We are living in a world of uncertainty. It’s almost inescapable; be it fears about job security; whether we’ll be able to spend Christmas with our loved ones; scepticism about our children sitting exams next summer or concerns about Brexit. Intractable change can cause the best of us to feel stressed, worried and out-of-control. Dealing effectively with uncertainty is an essential psychological skill and one that everyone can benefit from mastering. We show you how with these 6 tips:
- Don’t Resist. There is real truth to the aphorism that what we resist persists. There is an alternative. Instead of resisting, we can practise acceptance. A big part of this is accepting how we feel about difficult circumstances (and difficult people) in our lives. For example, if we have a challenging work situation, acknowledging our feelings about it puts us in a better position to move forward. To be clear, acceptance is not the same as resignation. Accepting a situation doesn’t mean that it will never get better. We don’t accept that things will stay the same forever; we only accept whatever is actually happening at the moment.
- Let go of the need to control outcomes. Feeling out of control can feel scary. Instead of worrying about the things we can’t control, a better strategy is to focus on the things we can control including, for example, how we are going to respond to the event that concerns us – we need to work out what we are going to do and then do it. Being more flexible is another strategy, this means keeping a number of possibilities in mind and not just planning for one, specific outcome. The more flexibility we have – the more adaptable we are and the better we will be at dealing with change and uncertainty. We can’t insist that we will always get what we want but what we can say is that whatever happens we know we’ll be able to cope.
- Understand ‘hindsight bias’: We have a tendency to assume that our past was stable, certain and constantly under our control. This is an illusion psychologists call “hindsight bias”. In reality, we’ve all experienced a great deal of uncertainty in our lives up until now and we’ve survived. We need to reflect on how successful we’ve been in the past in dealing with adversity and tell ourselves if we did it once we can do it again.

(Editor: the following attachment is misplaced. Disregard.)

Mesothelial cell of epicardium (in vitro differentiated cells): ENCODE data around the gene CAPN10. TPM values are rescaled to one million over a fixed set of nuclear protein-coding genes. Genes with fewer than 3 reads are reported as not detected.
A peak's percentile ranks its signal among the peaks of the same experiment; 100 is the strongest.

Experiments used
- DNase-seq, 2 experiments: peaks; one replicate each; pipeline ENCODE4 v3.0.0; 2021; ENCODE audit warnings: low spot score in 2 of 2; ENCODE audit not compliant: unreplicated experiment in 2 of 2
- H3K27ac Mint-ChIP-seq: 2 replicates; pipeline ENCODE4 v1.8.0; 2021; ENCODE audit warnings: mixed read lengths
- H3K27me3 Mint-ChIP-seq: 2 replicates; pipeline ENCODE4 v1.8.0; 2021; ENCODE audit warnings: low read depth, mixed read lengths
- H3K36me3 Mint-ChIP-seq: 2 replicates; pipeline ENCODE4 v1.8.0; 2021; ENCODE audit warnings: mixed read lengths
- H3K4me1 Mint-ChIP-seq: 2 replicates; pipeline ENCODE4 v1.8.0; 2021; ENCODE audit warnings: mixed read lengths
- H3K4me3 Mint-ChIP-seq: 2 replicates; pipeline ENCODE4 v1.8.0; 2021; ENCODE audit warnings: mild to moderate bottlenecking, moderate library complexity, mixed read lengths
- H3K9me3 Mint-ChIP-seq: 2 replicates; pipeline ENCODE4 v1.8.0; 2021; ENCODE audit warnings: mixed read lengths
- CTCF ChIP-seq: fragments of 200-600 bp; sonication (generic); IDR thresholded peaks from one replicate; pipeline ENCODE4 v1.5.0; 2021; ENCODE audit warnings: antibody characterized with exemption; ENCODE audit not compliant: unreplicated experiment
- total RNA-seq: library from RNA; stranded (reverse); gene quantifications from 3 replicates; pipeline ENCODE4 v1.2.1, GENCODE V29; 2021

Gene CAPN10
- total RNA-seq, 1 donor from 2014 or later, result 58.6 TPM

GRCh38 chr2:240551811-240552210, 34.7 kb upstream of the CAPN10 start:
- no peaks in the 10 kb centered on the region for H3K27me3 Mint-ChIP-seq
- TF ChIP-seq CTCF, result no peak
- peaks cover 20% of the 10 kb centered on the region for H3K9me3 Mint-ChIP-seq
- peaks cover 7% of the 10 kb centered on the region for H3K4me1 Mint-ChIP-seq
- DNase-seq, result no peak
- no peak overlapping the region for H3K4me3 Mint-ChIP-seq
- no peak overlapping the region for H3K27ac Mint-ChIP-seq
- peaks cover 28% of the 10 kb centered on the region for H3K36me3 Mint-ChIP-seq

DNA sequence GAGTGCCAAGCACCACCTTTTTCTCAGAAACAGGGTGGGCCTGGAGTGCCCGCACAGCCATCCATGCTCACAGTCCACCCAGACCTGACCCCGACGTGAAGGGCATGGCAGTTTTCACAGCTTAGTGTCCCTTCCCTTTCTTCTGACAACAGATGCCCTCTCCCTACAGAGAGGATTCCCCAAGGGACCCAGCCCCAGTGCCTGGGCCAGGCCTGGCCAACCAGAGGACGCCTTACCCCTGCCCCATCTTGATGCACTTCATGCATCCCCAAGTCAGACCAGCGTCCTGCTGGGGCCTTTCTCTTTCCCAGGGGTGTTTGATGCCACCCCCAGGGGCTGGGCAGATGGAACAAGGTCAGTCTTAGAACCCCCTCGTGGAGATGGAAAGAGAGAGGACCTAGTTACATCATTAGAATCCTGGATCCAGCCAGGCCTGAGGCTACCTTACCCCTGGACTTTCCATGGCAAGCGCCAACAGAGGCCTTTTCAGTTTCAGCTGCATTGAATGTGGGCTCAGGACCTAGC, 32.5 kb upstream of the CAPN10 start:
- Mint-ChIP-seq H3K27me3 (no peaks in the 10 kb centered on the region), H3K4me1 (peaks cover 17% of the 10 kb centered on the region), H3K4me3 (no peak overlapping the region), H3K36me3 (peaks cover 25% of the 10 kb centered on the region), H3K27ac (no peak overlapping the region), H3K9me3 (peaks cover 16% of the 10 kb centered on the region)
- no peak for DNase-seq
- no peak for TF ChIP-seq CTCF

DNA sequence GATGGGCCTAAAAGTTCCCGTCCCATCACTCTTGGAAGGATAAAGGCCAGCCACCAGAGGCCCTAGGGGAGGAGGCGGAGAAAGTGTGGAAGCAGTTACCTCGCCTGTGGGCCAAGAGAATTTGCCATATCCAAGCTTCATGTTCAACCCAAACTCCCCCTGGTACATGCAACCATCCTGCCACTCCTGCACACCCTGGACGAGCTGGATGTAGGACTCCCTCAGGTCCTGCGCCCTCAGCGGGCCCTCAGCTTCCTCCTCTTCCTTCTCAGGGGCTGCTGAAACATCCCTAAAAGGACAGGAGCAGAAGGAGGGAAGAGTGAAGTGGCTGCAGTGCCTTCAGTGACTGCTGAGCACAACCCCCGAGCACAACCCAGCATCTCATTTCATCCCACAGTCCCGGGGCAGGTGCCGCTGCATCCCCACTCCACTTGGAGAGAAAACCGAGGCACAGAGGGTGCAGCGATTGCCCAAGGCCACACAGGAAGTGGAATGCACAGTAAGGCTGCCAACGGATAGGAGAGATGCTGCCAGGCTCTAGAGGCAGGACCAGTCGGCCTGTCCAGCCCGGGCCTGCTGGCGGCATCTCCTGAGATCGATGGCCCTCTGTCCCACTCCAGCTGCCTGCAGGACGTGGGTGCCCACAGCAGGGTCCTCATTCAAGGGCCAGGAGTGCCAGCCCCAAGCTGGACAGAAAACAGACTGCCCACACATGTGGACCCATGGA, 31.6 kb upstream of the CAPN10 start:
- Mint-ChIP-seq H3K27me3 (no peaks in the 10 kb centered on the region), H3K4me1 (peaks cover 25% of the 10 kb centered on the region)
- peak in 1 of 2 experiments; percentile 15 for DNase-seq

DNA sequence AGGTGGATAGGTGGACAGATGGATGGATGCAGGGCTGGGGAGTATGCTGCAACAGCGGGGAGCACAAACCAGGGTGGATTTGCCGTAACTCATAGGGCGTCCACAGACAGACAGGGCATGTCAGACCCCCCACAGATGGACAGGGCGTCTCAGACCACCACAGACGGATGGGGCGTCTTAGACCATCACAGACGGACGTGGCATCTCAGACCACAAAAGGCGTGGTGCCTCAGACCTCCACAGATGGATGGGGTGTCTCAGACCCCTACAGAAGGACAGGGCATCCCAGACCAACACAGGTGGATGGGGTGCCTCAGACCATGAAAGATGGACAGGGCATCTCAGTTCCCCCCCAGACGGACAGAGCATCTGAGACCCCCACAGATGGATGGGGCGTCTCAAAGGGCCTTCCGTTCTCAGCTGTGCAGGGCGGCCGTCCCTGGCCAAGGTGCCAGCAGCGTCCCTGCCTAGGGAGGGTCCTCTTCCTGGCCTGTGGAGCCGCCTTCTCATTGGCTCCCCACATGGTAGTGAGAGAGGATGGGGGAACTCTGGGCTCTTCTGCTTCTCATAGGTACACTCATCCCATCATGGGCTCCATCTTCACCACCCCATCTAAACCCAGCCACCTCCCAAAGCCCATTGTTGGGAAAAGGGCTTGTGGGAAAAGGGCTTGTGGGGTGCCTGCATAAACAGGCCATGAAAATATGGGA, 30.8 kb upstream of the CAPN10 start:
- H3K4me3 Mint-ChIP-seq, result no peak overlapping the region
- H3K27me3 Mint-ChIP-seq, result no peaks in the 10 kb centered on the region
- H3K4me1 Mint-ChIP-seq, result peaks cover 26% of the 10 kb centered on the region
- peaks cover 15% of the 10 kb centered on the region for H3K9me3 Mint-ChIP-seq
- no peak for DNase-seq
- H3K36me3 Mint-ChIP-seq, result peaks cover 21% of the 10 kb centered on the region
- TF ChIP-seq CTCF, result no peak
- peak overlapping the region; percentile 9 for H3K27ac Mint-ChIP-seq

- Don’t believe everything you think: We have a tendency to back the worst-case scenario when faced with uncertain times. If we start to believe these scenarios, we tend to react emotionally as though the worst case is already happening in real life, rather than just in our heads. This makes us feel threatened, afraid, and unsafe when we are simply alone with our thoughts. Instead of buying into every stressful thought, we can actively imagine the best possible scenario. We can find silver linings to replace fears. This counters our natural tendency to overestimate risks and negative consequences.
- Stop looking for someone to rescue you: When we act as though we are powerless, we get trapped in narratives that leave us feeling angry, helpless, and trapped. And we start hoping other people will save us from our misery. However, these rescuers are not necessarily our “best friend”. They tend to give us permission to avoid taking responsibility for our own lives. On the other hand, emotionally supportive friends (or therapists) see us as capable of solving our own problems. They ask questions that help us focus on what we do want instead of what we don’t.
- Seize the day: Facing the unknown can be daunting but it also presents us with endless possibilities for continuous growth and development. So, try to take the bull by the horns, turn fear on its head and use it in a positive way to see opportunities, begin to think empowering thoughts, beliefs, and healthy emotions that will enable us to take the bold, constructive action needed to flourish and thrive even in times of uncertainty.